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LATEST NEWS  Sewer & Watermain

September 10, 2004

New development charges go into effect in January

The City of Kitchener is bringing in new development charges that are geared towards reducing urban sprawl.

The new charges will establish a Central Neighbourhoods rate for residential development that is lower than the rate in the suburbs.

Under the new development charges schedule, builders of new homes in Central Neighbourhoods will see their rates decrease by approximately 17 per cent.

Residential rates in the Suburban Area are being increased approximately 20 per cent.

Residential and nonresidential development in the Downtown Core will continue to be exempt from paying city and regional development charges.

“This rate more accurately reflects the cost of providing new infrastructure for growth in the inner city, in contrast to the higher cost of providing infrastructure for suburban growth,” city officials said.

The rates also support the city’s goal of promoting construction in areas that are already developed, to reduce urban sprawl.

Under the new plan, the nonresidential development charges will increase for both the Central Neighbourhoods and the Suburban Area, but they will still be lower than rates in nearby cities.

The new residential rates for Kitchener are in line with the rates and proposed rates in the cities of Cambridge and Waterloo. The new nonresidential rates are lower than those in Cambridge or Waterloo.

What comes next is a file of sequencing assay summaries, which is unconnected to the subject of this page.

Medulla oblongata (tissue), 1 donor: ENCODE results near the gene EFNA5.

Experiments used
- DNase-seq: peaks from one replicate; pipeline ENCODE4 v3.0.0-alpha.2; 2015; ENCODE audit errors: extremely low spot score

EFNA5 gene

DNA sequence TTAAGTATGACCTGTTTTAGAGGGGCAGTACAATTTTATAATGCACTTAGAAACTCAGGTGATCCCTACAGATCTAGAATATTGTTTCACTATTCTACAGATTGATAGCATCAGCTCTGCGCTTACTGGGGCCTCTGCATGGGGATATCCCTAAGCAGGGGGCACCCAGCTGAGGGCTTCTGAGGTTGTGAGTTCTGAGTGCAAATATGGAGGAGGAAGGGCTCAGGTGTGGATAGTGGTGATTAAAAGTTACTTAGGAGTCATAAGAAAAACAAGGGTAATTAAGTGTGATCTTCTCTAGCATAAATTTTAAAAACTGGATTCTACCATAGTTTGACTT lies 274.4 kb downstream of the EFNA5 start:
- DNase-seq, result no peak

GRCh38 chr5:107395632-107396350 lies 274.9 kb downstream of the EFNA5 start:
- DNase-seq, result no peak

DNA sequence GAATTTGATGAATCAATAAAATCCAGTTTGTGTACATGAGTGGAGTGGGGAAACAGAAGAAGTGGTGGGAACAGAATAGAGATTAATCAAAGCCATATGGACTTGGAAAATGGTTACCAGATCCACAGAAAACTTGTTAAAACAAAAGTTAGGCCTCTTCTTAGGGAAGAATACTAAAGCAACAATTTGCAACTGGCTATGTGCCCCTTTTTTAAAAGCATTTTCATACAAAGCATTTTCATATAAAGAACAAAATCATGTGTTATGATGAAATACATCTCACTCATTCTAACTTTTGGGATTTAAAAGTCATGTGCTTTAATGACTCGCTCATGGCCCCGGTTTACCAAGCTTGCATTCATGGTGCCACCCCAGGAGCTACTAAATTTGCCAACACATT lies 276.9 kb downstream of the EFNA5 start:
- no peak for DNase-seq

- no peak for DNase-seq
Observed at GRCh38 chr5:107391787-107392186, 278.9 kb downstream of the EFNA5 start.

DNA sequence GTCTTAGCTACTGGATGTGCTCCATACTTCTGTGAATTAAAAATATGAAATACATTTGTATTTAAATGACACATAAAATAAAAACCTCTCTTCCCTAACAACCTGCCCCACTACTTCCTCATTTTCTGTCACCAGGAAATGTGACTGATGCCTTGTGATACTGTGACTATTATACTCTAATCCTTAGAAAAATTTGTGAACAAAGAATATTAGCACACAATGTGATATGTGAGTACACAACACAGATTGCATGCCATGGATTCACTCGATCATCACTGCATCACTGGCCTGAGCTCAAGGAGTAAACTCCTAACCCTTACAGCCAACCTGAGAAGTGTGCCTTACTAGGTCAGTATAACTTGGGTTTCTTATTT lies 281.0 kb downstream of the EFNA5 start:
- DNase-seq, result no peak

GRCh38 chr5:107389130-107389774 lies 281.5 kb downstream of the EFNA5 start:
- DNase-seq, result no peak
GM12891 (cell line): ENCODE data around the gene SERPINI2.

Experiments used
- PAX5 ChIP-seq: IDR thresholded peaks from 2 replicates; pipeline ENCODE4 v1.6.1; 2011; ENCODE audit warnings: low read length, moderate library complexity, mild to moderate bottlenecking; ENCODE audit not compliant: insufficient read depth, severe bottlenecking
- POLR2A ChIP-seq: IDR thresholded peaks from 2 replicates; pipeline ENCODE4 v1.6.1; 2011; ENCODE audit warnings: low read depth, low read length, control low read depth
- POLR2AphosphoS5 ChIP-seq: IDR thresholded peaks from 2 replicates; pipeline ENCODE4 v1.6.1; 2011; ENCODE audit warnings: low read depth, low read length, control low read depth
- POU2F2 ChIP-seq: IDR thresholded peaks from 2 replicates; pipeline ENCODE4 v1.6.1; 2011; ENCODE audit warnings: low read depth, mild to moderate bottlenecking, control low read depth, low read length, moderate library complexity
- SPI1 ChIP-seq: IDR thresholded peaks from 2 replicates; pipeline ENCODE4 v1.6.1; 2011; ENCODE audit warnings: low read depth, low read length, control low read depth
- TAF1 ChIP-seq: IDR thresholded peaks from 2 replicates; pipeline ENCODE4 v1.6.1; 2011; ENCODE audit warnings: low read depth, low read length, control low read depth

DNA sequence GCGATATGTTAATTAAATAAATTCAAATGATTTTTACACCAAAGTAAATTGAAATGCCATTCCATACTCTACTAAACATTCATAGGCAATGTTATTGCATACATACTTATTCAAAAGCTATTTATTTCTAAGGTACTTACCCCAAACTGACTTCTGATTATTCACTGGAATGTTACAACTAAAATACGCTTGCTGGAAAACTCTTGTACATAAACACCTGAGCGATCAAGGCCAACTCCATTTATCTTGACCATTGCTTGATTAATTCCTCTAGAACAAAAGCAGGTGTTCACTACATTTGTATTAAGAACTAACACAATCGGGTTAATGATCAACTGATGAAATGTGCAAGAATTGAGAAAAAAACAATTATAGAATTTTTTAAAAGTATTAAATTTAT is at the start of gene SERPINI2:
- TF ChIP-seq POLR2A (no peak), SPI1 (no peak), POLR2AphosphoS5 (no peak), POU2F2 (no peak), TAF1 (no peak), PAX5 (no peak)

The city says the new charges will better reflect the cost of providing services to new developments in Kitchener.

A bylaw governing the rate officially went into effect recently, but the new rates will not be applied until Jan. 1, 2005, in order to allow for a period of adjustment in the local development market.

Municipalities impose development charges on new buildings to offset the cost of providing engineered services, such as watermains, sanitary sewers, and pumping stations to the structures.

The charges also help pay for soft services such as parks and recreational services, libraries, and fire services.

In brainstorming on the new charges, Kitchener took into account growth forecasts provided by the Region of Waterloo.

A stakeholders group also provided extensive feedback and dialogue throughout the planning of the new development charges.

The group included local homebuilders, the city’s economic development advisory committee, residential and nonresidential developers, consultants, realtors and others. The city also presented background studies to various groups, and provided public notice.

The consultation process resulted in a number of major changes to the rates that were originally proposed in a draft in April.

During the consultation process, the city took another look at population forecasts, providing a 20-year horizon for engineering services instead of the original 10-year horizon.

The city also implemented a three-percent decrease because of changes to GST collection, reviewing costing for some community services, and delaying the rate increase until January 2005.

City council concluded that while Kitchener had experienced remarkable residential growth over the past five years, the growth was not as high as the region had forecasted in its report.

The new charges ended up being based on revised growth forecasts that were somewhat more conservative than the region had provided.

—Grant Cameron

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